Crypto garnered quite the dumpster fire reputation throughout this year for a myriad of reasons as mainstream headlines covered “disgraced” founders and “go-to-the-bin” scammers leaving many quite confused about wtf crypto is.
But despite bearish sentiment, major governments and institutions also started to recognise that digitising assets might make a hell of a lot of sense.
How did we get here?
Let’s go back to some core basics. Crypto emerged to provide a new monetary system in the midst of an increasingly volatile and inflationary economy.
The Bretton Woods monetary system was the first time money was backed by an IRL asset, known as the Gold Standard. But following the Vietnam War, when the US spent much more money than it had, the US government couldn’t honour withdrawals between money and gold, so ended the policy.
In the 70s, the US removed the gold standard and scored a deal with Saudi Arabia to price oil in USD. Through a range of military weapons and aid deals, the demand for USD increased, and set into motion the USD becoming the most in-demand asset in the world, influencing the rest of the world economy with it.
But as the Fed printed more money, it had a knock-on effect for literally the entire world, printing and updating policies whenever they wanted. See below the buying power of US$1 over time between 1800 to 2022.
That’s how we got to Bitcoin: an asset with an in-built code featuring a policy that can never change, but it’s in no way an asset that can be considered stable.
So, stablecoins entered the world: the first class of crypto asset to provide a stable alternative to the fiat system. However, most stablecoins are backed by the USD, including USDT and UCDC, providing not much more than a digital hedge with faster settlement, aligned with an asset inflating and declining in value.
For lesser developed countries with consumer price index (CPI) inflation levels hitting 88% in October this year and projections that it’s set to further increase in 2023, not-so-stablecoins pegged to USD still provide a better solution than their own national dollars.
Tokenised assets: not pegged to the dollar
Enter real-world asset (RWA) tokenisation. Cryptocurrencies aren’t exactly the most comprehendable new technological innovation, but the tokenisation of an asset — the process of converting the ownership of a real-world asset like land, gold, or property rights into a digital token — is, and is garnering attention from governments and major institutions.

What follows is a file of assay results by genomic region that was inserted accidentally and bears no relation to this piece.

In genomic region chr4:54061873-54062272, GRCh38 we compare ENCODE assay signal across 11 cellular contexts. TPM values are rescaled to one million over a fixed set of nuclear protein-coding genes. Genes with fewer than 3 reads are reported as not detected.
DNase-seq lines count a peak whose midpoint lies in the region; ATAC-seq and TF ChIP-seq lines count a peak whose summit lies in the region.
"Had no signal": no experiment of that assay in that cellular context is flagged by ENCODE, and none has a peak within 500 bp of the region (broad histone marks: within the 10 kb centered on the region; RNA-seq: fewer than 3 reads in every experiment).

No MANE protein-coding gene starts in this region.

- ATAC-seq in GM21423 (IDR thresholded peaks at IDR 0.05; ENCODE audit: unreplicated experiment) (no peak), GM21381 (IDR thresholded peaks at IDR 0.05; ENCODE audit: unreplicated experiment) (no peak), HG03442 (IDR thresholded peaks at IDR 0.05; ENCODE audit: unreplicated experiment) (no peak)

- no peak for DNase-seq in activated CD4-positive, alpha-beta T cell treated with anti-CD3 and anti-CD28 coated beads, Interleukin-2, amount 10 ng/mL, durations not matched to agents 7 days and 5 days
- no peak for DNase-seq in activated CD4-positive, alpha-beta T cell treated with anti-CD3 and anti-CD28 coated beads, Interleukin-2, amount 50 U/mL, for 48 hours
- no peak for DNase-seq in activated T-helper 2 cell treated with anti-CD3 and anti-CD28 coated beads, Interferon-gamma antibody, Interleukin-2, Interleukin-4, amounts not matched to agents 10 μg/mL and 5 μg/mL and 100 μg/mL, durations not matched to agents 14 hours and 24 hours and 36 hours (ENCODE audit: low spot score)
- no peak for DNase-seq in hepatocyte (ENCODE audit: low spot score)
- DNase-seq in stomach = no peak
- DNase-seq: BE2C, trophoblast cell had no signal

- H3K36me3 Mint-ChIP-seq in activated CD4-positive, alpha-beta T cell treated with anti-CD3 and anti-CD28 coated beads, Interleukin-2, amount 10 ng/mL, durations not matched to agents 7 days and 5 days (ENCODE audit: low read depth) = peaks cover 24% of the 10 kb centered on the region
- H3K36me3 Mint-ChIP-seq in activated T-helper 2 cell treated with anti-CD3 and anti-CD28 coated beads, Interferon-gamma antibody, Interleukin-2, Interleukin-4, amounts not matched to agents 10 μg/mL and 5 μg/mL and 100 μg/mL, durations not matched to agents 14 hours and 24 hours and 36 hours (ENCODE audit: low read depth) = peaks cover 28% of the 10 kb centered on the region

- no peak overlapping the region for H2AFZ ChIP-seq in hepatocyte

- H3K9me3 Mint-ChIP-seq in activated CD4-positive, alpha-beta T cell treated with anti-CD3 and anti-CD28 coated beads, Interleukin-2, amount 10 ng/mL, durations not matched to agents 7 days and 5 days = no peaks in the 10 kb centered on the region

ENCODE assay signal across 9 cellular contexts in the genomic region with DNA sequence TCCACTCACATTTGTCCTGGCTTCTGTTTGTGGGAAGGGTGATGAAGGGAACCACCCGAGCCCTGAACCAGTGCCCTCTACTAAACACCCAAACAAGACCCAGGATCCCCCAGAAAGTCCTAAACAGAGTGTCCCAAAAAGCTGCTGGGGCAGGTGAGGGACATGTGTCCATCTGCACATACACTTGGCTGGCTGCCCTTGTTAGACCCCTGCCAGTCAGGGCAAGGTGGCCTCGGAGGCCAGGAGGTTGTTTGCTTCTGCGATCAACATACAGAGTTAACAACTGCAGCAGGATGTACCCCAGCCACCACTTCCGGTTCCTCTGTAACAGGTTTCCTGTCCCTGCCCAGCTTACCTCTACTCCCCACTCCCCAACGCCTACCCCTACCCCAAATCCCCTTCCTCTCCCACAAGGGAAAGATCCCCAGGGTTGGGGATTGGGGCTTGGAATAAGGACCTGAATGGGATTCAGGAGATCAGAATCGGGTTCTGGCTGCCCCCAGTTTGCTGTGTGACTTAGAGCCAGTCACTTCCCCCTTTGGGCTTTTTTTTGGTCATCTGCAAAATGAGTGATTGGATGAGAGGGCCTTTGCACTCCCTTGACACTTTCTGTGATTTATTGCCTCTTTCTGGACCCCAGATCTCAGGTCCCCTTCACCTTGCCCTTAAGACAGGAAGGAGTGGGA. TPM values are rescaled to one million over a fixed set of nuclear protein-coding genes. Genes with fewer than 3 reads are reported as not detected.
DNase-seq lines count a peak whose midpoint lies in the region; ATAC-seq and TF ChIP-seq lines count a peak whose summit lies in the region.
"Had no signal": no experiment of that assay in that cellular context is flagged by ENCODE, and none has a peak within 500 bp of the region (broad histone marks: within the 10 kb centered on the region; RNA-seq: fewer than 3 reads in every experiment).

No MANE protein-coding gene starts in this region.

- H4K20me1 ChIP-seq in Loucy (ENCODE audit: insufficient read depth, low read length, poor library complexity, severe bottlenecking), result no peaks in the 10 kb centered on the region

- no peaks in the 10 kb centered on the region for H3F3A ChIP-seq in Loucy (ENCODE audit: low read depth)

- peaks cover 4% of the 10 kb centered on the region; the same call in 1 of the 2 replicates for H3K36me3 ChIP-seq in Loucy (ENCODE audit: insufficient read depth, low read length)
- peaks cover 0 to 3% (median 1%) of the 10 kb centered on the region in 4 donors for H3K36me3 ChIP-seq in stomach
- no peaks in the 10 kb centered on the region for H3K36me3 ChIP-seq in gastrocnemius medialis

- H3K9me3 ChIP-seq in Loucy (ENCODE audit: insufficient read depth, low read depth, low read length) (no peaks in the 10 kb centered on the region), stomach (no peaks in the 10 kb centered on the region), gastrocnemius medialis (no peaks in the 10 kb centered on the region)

From precious metals to real estate and physical art, investors are now purchasing the rights to IRL assets to act as hedges against inflation, create new tools for more stable investment, while eliminating issues or storage and transport, reducing unnecessary parties in between. Tokenisation makes access cheaper, while providing transparent trails of ownership. Here are the top areas where major players have been paying attention this year.
The carbon credit market popped off this year as companies, governments and individuals looked for new ways to offset their carbon emissions and reach environmental, sustainable and governance (ESG) goals. 2022 saw a 400% increase in the trade of carbon credits, which consequently led to a global shortage.
But carbon markets have so far been scattered, existing in siloed systems, causing double-counting when multiple countries or companies count the same carbon credit as their own offset.
Since emerging as a solution to driving financial capital to environmental degradation from the Paris Climate Agreement, the tokenisation of carbon credits has helped provide more transparency of transactions and record-keeping, but there’s still a way to go in creating mutual standards and aggregating data. With more companies looking towards Ethereum Virtual Machine (EVM) compatibility, we finally have a path towards utilising compatible tooling to better aggregate the information together.
And as the availability of carbon credit tokens declines, the demand for new projects that can tokenise proof of carbon emissions reductions will rise, opening new avenues for carbon sequestration projects throughout 2023 and beyond.
Tokenising commodities like gold and silver is now allowing investors to securely trade the whole or a fraction of the commodity. Proof-of-origin can be traced, along with transportation, processing and ownership details. Commodity tokenisation also makes these assets much more liquid, as investors can move in and out of their hedges quicker.
Funds like VanEck, which holds more than US$52 billion assets under management, believe more than US$25 billion in off-chain assets could be tokenised on blockchains in 2023 which will help simplify custody and settlement and reduce costs.
Tokenized securities, stocks and bonds
The IMF recently shared that utilising decentralised finance to tokenise instruments like securities, stocks and bonds is far more cost efficient compared to traditional financial systems in both developing and emerging markets.
VanEck predicts that the tokenisation of sovereign debt will be a key trend throughout 2023, with governments like Brazil stating they are already moving towards a tokenised economy to extract value from IRL assets to open opportunities for growth.
More niche crypto companies like MakerDAO are planning to deploy US$1 billion into government securities with the help of BlackRock and Coinbase, while digital asset companies like Securitize Capital have shared they will tokenise KKR’s Health Care Strategic Growth Fund II on the blockchain, driving a new investment tool into the private equity market.
In November, JP Morgan completed foreign exchange and government bond transactions on Ethereum, trading tokenised cash deposits between Singapore government securities bonds for Japanese government bonds.
According to the Boston Consulting Group, more than US$16.1 trillion illiquid assets could be tokenised by 2030.